Sea Ice Modifies Biological Processes

A recent study investigates the relationship between sea ice variability and phytoplankton growth in climate models. Phytoplankton are responsible for most of the transfer of carbon dioxide from the atmosphere to the ocean, therefore this work can help us understand and predict how the ocean’s ability to regulate climate might change in the future.     Channing […]

Sea Ice Drives Global Circulation

A recent study uses observational data from the Antarctic to show that sea ice processes help drive the global current system called the overturning circulation. This result suggests that changes to sea ice extent in the Antarctic could impact large-scale circulation as well as the ocean’s uptake of heat and carbon dioxide. Channing PrendI’m a […]

Predicted Change to the Southern Ocean Silicate Front

The Southern Ocean Silicate Front (SF) is an important boundary separating waters that are silicate-rich and waters that are silicate-poor. The position of the SF determines where microorganisms like diatoms (that need silicate to form their shells) can grow. A new study predicts a poleward shift in the Southern Ocean Silicate Front by the end […]

Why is Antarctic Sea Ice Growing?

Despite increases in global ocean temperatures, long-term trends actually show an increase in Antarctic sea ice extent. There are a number of reasons for this apparent paradox: geography, ocean properties, and atmospheric circulation to name a few. This paper examines the role of atmospheric variability in driving Southern Hemisphere sea ice trends. Channing PrendI’m a […]

Around the Antarctic in 17 Years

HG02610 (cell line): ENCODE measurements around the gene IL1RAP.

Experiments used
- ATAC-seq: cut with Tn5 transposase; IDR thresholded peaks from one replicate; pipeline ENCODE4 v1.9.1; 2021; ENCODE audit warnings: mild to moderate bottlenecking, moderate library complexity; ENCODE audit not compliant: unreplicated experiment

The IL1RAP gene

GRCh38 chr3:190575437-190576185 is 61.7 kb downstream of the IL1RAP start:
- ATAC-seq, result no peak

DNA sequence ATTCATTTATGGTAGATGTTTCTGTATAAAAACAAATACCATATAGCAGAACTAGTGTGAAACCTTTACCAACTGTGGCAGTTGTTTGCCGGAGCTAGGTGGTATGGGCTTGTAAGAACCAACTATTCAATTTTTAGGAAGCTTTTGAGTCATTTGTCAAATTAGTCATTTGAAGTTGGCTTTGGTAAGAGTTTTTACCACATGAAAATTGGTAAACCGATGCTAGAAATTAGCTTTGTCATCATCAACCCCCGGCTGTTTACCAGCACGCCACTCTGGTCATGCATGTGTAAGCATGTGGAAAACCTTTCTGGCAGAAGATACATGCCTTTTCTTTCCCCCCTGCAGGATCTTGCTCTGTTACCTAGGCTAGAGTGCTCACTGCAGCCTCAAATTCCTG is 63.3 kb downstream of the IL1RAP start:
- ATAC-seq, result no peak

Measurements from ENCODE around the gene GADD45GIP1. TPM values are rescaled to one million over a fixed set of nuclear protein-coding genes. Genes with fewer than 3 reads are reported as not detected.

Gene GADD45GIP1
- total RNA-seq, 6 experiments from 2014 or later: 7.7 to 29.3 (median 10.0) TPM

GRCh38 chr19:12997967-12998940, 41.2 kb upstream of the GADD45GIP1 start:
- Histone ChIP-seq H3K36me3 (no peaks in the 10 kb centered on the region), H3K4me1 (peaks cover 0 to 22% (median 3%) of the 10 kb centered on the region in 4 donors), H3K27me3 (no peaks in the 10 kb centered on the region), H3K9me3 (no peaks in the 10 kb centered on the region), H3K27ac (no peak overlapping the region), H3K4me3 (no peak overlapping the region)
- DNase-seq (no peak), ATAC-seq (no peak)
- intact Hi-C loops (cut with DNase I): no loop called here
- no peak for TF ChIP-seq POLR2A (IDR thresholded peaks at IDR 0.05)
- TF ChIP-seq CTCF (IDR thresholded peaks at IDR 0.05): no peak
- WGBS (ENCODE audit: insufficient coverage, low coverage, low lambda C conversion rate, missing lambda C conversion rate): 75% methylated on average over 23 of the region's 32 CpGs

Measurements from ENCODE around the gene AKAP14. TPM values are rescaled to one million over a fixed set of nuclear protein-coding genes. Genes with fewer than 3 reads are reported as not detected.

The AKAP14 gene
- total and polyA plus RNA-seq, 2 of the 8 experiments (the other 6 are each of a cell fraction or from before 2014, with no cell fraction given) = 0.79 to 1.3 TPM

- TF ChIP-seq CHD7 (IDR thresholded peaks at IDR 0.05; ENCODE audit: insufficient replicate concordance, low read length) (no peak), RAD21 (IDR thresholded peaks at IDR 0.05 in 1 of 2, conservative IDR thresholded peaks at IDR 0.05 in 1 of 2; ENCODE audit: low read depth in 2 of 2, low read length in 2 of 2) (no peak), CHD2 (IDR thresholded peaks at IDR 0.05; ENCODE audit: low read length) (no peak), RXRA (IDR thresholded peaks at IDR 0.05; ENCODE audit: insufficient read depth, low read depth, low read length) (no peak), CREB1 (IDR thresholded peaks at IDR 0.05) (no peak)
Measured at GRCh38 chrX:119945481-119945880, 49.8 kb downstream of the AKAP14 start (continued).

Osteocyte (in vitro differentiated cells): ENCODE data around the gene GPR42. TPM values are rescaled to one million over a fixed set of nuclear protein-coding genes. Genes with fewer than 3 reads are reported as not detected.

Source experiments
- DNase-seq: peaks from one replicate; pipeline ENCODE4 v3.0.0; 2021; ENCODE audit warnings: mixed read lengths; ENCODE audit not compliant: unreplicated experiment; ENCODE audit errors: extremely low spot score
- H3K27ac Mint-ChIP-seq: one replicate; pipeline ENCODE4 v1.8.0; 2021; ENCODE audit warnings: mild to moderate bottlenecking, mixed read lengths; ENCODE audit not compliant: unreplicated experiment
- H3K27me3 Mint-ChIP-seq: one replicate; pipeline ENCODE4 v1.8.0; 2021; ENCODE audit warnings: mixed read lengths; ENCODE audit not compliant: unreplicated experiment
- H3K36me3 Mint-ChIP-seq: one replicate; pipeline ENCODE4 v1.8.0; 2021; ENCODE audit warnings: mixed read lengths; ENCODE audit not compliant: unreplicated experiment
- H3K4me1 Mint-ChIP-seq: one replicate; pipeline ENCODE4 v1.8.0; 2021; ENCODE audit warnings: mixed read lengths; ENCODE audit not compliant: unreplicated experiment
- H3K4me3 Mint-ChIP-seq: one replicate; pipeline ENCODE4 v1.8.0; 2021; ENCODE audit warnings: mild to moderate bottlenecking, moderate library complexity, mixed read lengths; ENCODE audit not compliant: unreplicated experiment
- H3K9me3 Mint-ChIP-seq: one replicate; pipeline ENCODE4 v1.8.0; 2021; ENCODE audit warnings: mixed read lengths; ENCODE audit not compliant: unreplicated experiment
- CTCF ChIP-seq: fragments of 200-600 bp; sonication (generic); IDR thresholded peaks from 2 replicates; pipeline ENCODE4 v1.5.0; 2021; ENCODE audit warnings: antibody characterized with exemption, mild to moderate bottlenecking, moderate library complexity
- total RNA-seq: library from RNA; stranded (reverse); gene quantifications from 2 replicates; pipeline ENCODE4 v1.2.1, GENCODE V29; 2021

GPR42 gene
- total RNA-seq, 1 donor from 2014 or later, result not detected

The transport of water from the deep ocean to the surface has many important impacts on global climate. By releasing virtual particles into climate models and tracking the pathways they take to reach the surface, this study finds that upwelling occurs much more quickly than previously thought. This result has implications for long-term climate projections. […]

Iceberg Impacts

Accurately predicting ice sheet melt location and timing is crucial to understanding and modeling global climate. In order to do this, it is necessary to assess individual freshwater sources as the researchers in this study did. Their results suggest that many of the assumptions ocean modelers make about icebergs may be incorrect. Channing PrendI’m a […]

Sea Ice Mixes it Up

Sea ice extent and concentration is driven by a complex combination of circulation and mixing, as well as interaction with the atmosphere. Understanding these processes is critical to improving climate models. This study uses models to examine the dynamics in marginal ice zones, which is becoming increasingly important for future climate predictions. Channing PrendI’m a […]

Fate of Dissolved Carbon in the Antarctic

The ocean surrounding Antarctica, called the Southern Ocean, accounts for about 40% of the total global ocean carbon uptake. This study assesses the relative importance of the mechanisms impacting carbon concentrations in the upper ocean. Their results help us understand and predict how the ocean’s ability to regulate climate might change in the future. Channing […]